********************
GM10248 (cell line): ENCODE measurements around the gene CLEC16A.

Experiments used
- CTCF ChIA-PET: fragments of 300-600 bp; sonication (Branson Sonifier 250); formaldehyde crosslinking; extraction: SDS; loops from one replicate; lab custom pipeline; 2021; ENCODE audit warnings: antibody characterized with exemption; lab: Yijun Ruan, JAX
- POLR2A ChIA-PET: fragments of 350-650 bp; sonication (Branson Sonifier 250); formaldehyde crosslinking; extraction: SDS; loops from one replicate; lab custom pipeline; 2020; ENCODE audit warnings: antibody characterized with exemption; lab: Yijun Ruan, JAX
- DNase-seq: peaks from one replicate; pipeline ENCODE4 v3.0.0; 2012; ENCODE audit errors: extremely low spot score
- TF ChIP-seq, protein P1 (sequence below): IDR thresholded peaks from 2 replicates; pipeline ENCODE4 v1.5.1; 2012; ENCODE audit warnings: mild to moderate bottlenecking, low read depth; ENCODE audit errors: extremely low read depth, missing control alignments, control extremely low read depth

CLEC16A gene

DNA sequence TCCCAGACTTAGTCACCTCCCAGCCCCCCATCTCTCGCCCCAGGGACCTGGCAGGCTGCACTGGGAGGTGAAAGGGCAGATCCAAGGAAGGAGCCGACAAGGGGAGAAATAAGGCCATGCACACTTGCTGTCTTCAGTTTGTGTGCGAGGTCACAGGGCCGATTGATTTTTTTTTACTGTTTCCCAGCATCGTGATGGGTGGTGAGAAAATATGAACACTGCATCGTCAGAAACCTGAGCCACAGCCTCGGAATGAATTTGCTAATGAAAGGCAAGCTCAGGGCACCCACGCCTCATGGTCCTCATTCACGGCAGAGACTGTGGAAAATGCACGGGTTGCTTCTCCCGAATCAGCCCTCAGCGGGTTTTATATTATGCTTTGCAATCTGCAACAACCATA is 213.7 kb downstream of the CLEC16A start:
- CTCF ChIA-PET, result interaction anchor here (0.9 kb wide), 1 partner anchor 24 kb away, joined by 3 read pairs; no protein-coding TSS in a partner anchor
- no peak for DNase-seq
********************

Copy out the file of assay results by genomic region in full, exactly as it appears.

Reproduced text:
GM10248 (cell line): ENCODE measurements around the gene CLEC16A.

Experiments used
- CTCF ChIA-PET: fragments of 300-600 bp; sonication (Branson Sonifier 250); formaldehyde crosslinking; extraction: SDS; loops from one replicate; lab custom pipeline; 2021; ENCODE audit warnings: antibody characterized with exemption; lab: Yijun Ruan, JAX
- POLR2A ChIA-PET: fragments of 350-650 bp; sonication (Branson Sonifier 250); formaldehyde crosslinking; extraction: SDS; loops from one replicate; lab custom pipeline; 2020; ENCODE audit warnings: antibody characterized with exemption; lab: Yijun Ruan, JAX
- DNase-seq: peaks from one replicate; pipeline ENCODE4 v3.0.0; 2012; ENCODE audit errors: extremely low spot score
- TF ChIP-seq, protein P1 (sequence below): IDR thresholded peaks from 2 replicates; pipeline ENCODE4 v1.5.1; 2012; ENCODE audit warnings: mild to moderate bottlenecking, low read depth; ENCODE audit errors: extremely low read depth, missing control alignments, control extremely low read depth

CLEC16A gene

DNA sequence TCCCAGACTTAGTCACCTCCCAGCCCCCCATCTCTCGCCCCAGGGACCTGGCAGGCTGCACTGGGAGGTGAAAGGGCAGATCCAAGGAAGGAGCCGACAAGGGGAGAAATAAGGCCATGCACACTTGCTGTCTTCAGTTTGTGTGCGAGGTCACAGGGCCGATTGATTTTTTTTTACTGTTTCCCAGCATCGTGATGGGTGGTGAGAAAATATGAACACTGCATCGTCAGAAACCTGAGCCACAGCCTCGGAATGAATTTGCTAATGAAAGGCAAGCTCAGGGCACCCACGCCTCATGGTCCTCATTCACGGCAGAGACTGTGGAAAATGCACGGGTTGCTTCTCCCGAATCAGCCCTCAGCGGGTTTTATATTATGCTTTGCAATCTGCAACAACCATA is 213.7 kb downstream of the CLEC16A start:
- CTCF ChIA-PET, result interaction anchor here (0.9 kb wide), 1 partner anchor 24 kb away, joined by 3 read pairs; no protein-coding TSS in a partner anchor
- no peak for DNase-seq